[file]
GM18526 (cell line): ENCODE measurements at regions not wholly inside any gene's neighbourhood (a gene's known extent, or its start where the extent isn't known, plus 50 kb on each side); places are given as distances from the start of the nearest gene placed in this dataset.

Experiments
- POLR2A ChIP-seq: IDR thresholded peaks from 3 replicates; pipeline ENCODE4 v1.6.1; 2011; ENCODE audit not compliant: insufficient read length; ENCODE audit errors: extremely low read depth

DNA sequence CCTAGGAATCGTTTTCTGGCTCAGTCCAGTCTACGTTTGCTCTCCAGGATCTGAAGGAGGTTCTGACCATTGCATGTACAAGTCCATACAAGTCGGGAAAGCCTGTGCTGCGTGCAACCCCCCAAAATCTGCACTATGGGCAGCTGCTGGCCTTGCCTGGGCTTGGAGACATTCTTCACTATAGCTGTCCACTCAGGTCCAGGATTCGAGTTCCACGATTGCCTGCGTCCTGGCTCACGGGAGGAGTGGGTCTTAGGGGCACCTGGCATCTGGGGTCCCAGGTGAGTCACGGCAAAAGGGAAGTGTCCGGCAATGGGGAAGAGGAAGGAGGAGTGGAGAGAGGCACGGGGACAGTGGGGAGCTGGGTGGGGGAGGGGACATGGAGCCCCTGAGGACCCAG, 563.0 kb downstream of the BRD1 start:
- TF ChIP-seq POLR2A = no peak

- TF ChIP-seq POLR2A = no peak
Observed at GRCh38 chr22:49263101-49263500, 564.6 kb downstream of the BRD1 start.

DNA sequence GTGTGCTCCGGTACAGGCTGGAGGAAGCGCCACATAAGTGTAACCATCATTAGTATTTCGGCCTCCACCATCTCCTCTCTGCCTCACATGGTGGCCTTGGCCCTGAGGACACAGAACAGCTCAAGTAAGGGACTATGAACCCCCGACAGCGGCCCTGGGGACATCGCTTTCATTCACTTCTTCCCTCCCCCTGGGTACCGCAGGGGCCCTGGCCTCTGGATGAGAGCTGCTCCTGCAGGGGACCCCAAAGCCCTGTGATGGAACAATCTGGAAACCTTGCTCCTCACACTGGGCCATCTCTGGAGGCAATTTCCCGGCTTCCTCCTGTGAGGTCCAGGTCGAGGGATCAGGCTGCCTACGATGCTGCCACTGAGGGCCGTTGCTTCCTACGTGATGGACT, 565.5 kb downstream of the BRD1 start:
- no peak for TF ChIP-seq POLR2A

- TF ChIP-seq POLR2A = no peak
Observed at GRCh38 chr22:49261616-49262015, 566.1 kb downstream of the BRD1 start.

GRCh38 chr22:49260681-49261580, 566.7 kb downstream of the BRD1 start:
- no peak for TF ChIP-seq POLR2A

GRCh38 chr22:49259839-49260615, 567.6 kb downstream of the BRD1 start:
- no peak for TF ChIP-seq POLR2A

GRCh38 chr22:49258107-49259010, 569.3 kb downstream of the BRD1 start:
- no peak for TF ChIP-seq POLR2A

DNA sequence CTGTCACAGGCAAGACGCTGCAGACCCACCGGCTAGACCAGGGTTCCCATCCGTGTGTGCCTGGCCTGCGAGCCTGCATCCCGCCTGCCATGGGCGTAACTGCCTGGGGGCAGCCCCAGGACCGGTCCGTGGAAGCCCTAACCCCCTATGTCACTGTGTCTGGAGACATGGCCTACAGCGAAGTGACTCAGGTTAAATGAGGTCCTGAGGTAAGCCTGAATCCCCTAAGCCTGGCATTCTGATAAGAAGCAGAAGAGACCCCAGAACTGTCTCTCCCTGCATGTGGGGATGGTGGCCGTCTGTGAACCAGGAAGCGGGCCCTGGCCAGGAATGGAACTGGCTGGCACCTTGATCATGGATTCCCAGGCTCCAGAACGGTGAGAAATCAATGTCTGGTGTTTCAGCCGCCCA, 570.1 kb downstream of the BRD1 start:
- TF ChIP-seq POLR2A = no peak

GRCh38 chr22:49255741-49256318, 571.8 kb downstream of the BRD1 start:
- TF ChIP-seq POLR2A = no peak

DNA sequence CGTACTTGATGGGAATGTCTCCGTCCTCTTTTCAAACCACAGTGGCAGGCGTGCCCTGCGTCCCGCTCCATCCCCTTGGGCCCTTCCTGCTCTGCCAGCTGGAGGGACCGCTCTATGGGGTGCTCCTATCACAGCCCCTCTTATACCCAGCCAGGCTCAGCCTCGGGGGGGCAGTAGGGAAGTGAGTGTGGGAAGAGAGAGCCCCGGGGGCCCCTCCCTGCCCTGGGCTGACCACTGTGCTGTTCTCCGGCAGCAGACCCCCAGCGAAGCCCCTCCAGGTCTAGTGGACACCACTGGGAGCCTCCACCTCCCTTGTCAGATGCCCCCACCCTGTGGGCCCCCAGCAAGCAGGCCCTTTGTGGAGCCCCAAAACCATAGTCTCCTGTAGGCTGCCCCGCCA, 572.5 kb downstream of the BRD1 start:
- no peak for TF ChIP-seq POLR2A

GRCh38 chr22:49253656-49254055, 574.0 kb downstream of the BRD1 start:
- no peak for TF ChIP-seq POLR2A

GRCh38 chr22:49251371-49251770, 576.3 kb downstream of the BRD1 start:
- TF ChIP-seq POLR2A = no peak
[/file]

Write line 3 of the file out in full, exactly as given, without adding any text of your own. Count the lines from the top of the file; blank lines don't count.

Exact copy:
- POLR2A ChIP-seq: IDR thresholded peaks from 3 replicates; pipeline ENCODE4 v1.6.1; 2011; ENCODE audit not compliant: insufficient read length; ENCODE audit errors: extremely low read depth